ABSTRACT [FROM JOURNAL]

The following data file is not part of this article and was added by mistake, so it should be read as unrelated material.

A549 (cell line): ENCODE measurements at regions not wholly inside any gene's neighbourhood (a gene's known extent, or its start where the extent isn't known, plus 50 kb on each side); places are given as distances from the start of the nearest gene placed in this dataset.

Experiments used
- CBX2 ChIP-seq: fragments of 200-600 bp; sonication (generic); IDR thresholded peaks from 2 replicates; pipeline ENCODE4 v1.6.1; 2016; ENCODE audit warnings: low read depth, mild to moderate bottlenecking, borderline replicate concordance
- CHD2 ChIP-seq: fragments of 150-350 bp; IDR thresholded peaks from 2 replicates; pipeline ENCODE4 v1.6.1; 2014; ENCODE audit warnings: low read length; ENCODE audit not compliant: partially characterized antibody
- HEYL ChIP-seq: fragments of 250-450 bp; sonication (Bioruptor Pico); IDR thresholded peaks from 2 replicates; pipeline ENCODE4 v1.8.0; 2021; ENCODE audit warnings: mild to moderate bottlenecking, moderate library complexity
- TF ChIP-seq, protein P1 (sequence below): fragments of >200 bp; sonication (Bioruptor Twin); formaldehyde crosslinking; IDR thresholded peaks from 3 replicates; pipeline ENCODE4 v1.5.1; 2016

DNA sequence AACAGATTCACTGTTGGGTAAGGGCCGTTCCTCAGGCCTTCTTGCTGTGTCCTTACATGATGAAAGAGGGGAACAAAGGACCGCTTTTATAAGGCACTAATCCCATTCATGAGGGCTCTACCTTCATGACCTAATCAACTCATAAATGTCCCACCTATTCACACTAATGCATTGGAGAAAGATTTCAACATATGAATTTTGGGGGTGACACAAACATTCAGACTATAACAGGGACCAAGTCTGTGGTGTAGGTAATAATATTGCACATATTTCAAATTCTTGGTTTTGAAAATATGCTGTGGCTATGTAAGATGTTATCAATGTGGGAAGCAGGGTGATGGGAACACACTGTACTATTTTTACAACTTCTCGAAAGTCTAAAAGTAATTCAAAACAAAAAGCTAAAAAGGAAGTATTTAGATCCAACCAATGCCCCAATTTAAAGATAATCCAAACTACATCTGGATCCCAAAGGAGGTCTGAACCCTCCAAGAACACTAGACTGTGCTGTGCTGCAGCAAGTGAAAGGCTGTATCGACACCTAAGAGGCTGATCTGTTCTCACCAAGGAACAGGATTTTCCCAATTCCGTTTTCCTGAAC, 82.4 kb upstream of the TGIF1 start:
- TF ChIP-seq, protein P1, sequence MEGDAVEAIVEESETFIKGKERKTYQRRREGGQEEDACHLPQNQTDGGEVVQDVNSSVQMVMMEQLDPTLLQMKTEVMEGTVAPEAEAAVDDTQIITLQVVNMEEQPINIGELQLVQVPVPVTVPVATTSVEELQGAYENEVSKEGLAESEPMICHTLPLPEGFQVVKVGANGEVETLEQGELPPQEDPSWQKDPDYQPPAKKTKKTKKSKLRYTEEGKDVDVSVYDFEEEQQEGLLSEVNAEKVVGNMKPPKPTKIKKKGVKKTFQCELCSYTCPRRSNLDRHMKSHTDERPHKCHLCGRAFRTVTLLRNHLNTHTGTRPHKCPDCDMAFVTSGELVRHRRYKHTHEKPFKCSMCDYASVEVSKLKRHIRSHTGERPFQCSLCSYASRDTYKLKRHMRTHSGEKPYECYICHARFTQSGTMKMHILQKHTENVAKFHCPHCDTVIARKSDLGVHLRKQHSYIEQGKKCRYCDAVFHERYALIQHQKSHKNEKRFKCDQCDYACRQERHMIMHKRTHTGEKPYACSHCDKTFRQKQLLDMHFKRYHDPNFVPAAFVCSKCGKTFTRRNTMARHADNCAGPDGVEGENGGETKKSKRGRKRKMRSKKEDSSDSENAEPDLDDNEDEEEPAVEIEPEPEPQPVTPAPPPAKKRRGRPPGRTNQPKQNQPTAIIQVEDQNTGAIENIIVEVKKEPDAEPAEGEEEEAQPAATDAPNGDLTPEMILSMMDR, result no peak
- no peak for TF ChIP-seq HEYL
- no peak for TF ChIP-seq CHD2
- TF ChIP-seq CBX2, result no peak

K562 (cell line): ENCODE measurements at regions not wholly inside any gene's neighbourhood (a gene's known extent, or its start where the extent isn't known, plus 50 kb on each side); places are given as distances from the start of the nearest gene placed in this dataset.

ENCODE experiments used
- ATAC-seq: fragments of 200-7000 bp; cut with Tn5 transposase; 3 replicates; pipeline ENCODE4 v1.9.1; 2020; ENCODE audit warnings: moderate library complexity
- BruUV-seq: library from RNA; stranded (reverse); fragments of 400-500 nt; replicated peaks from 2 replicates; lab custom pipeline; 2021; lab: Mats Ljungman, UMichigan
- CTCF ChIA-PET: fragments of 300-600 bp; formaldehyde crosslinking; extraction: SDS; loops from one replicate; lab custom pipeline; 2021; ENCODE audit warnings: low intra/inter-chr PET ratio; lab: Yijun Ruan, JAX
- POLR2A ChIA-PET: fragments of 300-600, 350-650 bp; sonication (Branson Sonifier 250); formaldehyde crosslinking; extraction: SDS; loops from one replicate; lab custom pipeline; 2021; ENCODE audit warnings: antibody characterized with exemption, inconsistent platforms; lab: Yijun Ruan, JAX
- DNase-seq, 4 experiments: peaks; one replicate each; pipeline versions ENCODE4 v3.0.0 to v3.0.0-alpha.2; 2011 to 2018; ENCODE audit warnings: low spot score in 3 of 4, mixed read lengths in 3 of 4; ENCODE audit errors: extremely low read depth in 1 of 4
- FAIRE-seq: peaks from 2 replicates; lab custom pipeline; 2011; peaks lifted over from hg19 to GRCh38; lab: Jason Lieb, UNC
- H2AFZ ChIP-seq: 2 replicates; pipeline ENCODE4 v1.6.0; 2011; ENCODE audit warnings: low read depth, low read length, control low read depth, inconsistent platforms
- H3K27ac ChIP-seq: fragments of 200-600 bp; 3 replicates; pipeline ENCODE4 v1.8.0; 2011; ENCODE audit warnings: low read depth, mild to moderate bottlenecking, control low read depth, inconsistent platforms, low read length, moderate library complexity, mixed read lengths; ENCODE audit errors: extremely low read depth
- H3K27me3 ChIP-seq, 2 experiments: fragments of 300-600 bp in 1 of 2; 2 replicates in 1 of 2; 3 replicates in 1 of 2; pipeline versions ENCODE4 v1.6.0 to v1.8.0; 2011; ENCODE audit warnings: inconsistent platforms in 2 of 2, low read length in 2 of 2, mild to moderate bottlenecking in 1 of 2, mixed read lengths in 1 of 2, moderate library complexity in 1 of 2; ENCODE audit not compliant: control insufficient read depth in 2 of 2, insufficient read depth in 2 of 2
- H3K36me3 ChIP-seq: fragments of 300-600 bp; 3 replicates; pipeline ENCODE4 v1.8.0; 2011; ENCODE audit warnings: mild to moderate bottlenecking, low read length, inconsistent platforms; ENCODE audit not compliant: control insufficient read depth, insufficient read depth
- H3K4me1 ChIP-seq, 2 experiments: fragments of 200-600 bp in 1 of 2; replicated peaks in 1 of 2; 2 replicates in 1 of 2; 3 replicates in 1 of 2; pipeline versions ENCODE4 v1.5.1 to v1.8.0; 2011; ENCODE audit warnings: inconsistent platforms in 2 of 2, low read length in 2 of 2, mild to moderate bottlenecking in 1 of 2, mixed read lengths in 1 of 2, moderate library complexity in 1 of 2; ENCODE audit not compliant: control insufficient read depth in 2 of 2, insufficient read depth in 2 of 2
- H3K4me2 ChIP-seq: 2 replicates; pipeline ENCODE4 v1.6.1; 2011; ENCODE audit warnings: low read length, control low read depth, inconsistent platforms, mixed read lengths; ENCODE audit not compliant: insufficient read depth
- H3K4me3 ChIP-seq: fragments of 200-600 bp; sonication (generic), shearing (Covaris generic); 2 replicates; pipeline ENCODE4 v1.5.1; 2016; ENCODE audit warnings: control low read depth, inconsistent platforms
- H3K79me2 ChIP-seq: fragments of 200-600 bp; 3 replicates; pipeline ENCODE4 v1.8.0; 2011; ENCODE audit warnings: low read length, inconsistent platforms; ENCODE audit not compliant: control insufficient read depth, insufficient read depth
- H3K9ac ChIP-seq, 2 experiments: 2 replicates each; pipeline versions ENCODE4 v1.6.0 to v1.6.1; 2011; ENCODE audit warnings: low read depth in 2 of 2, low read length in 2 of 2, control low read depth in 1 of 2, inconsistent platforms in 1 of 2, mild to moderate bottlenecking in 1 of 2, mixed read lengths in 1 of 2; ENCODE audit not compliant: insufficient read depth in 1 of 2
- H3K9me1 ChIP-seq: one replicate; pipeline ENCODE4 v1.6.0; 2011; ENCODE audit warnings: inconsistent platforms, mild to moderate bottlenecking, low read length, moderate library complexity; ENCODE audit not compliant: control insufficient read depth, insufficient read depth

We provide empirical evidence on the relative importance of specific observable factors that can explain why individuals enrolled in both Medicare and Medicaid (duals) are concentrated in lower quality nursing homes, relative to those not on Medicaid. Descriptive results show that duals are 9.7 percentage points more likely than nonduals to be admitted to a low-quality (1-2 stars) nursing home. Using the Blinder–Oaxaca decomposition approach in a multivariate framework, we find that 35.4% of the difference in admission to low-quality nursing homes can be explained by differences in the distribution of observable characteristics. Differences in education and distance to high-quality nursing homes are important drivers, as are health status and race. Our findings highlight the need for creative policy solutions targeting the modifiable factors to reduce the disparity.